Akston Biosciences has reported positive data from a Phase I clinical trial of its protein subunit Covid-19 vaccine candidate, AKS-452.
AKS-452 is based on the company’s Fc fusion protein platform and stimulates a Th1/Th2 mixed immune response against the receptor-binding domain (RBD) of the SARS-CoV-2 spike protein.
As the primary site for infection, the RBD is conserved among mutated variants and preclinical studies showed strong antibody neutralisation of the B.1.1.7 (Alpha) and B.1.351 (Gamma) variants.
The vaccine is stable at room temperature for four months at 25°C.
It is engineered to utilise standard, cost-effective, antibody production methods. This enables one manufacturing line to make more than one billion doses a year.
Data from the open-label Phase I trial in 60 participants revealed that the vaccine was well-tolerated and induced a complete conversion rate in the 90µg single-dose regimen and two-dose regimen consisting of 45 and 90µg doses.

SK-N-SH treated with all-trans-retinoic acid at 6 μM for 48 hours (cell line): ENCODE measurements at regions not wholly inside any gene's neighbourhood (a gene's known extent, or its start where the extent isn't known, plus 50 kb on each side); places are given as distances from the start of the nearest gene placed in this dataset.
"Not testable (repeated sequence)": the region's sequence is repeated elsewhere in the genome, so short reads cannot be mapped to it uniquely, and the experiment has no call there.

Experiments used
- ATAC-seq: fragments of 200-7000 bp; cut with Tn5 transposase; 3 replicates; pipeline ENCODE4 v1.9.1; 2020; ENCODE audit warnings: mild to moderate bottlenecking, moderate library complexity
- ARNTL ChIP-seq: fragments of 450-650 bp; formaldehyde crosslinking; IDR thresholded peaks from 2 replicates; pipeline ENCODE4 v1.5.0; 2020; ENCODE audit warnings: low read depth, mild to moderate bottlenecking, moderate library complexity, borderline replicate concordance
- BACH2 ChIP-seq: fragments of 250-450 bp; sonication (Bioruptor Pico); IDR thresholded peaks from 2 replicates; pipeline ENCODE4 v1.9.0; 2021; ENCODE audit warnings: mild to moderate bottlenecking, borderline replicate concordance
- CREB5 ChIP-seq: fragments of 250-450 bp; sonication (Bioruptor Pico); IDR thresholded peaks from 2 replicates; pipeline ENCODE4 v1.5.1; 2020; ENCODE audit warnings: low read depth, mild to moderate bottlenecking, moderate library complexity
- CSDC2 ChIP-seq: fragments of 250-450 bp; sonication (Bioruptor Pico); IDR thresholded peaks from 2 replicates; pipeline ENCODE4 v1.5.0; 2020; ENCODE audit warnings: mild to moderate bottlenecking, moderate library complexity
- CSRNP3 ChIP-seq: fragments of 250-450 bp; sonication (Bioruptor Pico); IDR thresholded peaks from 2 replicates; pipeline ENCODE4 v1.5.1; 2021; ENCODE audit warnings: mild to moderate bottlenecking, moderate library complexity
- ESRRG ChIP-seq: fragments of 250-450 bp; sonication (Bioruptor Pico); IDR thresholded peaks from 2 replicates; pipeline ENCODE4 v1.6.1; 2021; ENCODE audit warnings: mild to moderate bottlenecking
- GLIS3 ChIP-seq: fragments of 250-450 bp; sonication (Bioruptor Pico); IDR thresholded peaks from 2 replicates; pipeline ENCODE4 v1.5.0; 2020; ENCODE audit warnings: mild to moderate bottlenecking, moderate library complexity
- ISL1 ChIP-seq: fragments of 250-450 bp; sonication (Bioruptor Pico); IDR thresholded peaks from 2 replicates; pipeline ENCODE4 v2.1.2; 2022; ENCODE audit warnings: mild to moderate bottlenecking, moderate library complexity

Furthermore, mild adverse events were observed that are comparable to existing registered vaccines.
Akston Biosciences president and CEO Todd Zion said: “The study confirms the preclinical data that showed AKS-452 is safe, and a single injection of the 90mg dose provides 100% seroconversion, with significantly higher titers than confirmed Covid-19-positive convalescent serum samples.
“This is an important milestone for our programme indicating that it can deliver key benefits to countries that need an affordable and easily transportable vaccine.”
Akston intends to commence a Phase II trial of single-dose and two-dose regimens of the vaccine later this month at the University Medical Center Groningen (UMCG), in the Netherlands.
Contract research organisation TRACER Europe, which focuses on expedited trials, will manage the Phase II trial. Data readout is anticipated in the third quarter of this year.
Earlier this year, Akston dosed the first participant with AKS-452 in a Phase I/II trial in the Netherlands.